Field Trips In 2021 And Beyond

As students and educators alike have scrambled to manage the educational experience amidst a sea of uncertainty, we’ve been faced with the stark reality of not having real world applications - field trips - as teaching mechanisms. The storm of COVID-19 has made 2020 and 2021 challenging years. For teachers, surviving 2020 was predicated on creativity, and for learners, that survival revolved around self-motivation.

Field trips don’t just stimulate and develop the skills necessary to translate information from the classroom to the everyday. They contribute to something far more important - imagination. Young students can find themselves perusing a museum, a park, or a factory. Picturing themselves standing on the surface of the moon, tracking a jaguar in the rainforest, setting sail on the open ocean or painting masterpieces exploding with color and expression.

A godfather of modern intellect, Albert Einstein, once said, “[a]ny fool can know, the point is to understand”. And for students, this understanding is predicated on the ability to put down the books and pick up the tools so-to-speak. Experiential learning - learning in the field - is a key foundation of the educational development process. One often grotesquely overlooked by educational curriculum writers and teachers. And in a year defined by trials and travails and void of learning in diverse environments, this sentiment carries more weight than ever before.

There is relief in sight though. As we inch closer to a widely available COVID-19 vaccine, the reality of returning to at least semi-normal learning habitats is becoming more likely. In 2021, educators will have to consider, given the challenges and benefits of each, the three types of experiential learning available to them:

  • Institution-based
  • School-based
  • Virtual

Institution-based Experiential Learning

Where vaccinations, covid regulations and the related parameters allow, 2021 will see the return of off-campus field trips to institutions. This is experiential learning in its most effective form. While there are surely disadvantages - which include the increased challenge of monitoring each individual student, ensuring engagement and of maintaining safe learning environments - field trip learning is often one of the most impactful moments in primary and secondary education. These are the seemingly rare opportunities where education can fuse with tangible experience.

School-based Experiential Learning

Depending on the success, speed and efficiency of the covid vaccines, schools may tend to shy away from taking large groups of students to publicly shared spaces. Understandable, right? So how do educators find the next best option?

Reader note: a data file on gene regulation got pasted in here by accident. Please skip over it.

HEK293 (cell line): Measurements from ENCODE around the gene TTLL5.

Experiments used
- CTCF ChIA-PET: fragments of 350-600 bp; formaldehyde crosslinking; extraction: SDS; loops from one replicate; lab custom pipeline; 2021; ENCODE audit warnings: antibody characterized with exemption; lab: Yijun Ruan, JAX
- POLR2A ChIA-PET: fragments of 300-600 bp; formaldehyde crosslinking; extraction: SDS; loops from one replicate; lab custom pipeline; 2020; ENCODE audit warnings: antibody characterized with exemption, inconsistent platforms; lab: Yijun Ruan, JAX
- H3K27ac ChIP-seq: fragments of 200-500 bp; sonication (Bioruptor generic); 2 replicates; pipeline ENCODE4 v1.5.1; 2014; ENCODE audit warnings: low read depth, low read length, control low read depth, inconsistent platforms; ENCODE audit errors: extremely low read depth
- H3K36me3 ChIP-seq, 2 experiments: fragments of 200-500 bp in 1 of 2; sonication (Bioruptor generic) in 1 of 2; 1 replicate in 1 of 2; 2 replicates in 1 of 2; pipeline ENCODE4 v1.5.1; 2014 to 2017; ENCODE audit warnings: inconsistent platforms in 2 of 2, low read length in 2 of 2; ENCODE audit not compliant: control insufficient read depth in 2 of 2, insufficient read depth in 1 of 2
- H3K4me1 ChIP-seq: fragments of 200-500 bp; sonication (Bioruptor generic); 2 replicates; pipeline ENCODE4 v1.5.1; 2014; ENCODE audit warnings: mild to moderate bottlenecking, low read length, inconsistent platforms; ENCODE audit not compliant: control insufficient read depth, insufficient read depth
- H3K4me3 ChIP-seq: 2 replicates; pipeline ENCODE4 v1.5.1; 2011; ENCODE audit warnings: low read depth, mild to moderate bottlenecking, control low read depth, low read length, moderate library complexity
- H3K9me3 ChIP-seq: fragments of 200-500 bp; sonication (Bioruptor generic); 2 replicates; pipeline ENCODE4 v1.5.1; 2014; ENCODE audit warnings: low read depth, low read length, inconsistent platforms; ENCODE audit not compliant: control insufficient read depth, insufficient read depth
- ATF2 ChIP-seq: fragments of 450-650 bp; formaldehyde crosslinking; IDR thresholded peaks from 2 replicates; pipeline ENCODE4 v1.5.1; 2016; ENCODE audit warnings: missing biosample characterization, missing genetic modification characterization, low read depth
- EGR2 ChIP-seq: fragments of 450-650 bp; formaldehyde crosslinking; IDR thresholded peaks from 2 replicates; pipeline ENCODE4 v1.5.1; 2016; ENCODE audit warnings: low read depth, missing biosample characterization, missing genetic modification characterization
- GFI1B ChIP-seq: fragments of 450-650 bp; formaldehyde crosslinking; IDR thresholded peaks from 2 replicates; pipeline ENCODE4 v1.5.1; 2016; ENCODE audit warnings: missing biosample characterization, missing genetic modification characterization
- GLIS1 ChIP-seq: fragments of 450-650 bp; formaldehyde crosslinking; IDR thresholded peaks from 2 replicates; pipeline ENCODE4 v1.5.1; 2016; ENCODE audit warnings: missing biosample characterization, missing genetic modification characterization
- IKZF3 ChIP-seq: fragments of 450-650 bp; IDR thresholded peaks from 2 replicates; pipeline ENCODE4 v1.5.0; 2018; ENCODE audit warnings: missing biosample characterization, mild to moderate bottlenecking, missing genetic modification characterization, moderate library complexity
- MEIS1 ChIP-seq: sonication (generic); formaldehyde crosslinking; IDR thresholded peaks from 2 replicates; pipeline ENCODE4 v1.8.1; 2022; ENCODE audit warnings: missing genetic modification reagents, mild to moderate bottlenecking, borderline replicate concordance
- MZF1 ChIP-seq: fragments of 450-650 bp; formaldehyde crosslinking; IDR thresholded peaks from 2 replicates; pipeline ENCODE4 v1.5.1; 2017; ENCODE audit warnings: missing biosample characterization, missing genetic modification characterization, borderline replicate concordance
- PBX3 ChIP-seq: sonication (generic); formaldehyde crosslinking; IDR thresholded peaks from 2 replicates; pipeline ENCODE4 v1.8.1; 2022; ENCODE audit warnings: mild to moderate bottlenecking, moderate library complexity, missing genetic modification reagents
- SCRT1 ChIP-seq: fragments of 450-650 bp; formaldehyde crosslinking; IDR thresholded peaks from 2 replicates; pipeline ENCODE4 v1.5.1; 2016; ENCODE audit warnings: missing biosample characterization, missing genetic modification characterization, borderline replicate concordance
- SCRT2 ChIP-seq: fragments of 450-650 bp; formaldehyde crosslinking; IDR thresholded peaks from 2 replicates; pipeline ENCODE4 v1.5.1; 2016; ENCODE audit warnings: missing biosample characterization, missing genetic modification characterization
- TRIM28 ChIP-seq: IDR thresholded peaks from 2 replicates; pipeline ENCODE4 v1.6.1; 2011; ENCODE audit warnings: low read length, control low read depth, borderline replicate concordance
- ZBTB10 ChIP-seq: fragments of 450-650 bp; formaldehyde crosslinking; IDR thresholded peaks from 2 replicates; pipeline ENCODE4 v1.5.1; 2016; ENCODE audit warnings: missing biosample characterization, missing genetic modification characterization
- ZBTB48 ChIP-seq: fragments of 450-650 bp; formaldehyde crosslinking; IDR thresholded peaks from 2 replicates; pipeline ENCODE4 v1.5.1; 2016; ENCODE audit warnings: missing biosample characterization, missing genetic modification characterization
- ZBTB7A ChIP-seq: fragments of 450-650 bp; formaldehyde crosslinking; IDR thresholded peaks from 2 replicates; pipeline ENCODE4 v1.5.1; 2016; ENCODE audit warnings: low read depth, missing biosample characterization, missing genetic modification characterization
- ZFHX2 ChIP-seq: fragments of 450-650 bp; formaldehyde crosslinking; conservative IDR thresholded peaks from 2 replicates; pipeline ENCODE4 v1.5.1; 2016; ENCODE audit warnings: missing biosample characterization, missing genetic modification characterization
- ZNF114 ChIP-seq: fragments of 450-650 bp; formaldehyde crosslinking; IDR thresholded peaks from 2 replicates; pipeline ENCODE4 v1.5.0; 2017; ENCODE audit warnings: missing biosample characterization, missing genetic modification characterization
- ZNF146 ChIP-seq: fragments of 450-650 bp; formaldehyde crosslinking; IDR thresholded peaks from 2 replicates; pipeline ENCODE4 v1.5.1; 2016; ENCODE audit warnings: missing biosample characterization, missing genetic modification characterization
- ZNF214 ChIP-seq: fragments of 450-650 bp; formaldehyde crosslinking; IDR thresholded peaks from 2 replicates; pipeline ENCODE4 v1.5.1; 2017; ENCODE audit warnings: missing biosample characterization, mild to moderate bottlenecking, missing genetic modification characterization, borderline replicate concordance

They bring the institution expert (i.e. the Zoo Keeper, Space scientist, artist, etc.) to the classroom for a primary/secondary education version of a guest lecture. This option is easily manageable because students are still in the classroom setting, where teachers are used to operating, and effective because students are excited to learn new topics with hands-on exercises. Beware of the mistranslation between the stimulative environment of an off-campus trip and the importing of new material within the confines of the classroom.

Virtual Experiential Learning

The movement to make education more openly available, through the use of virtual offerings such as MOOCs, has been going on for at least a decade. But, it took COVID for educators to finally be forced into action. And while challenges arose, like those stemming from socio-economic differences within the classroom, educators with insufficient technological skills and a learning curve with methods of engagement in a digital setting, virtual learning has many powerful tools.

An example of virtual experiential learning is the Mars Rover software, which allows students in various age groups to engage with NASA’s Mars Rover and learn methods of the scientific process while viewing real-live images from the rover itself. These kinds of tools can be just as powerful as a day at the Natural History Museum, and, in some cases they give students a more realistic glimpse of what a career in that discipline might look like.

Each experiential learning type has its selling point and its bargaining weakness. And in 2021, educators will need to find a balance between promoting the return to in-person and off-campus field trip learning with virtual exercises. After all, the future of education is a hybrid of these options. If we are to truly assist in the evolution of the education system to provide homogenous opportunity for students regardless of socio-economic background, each of these has a role in that process.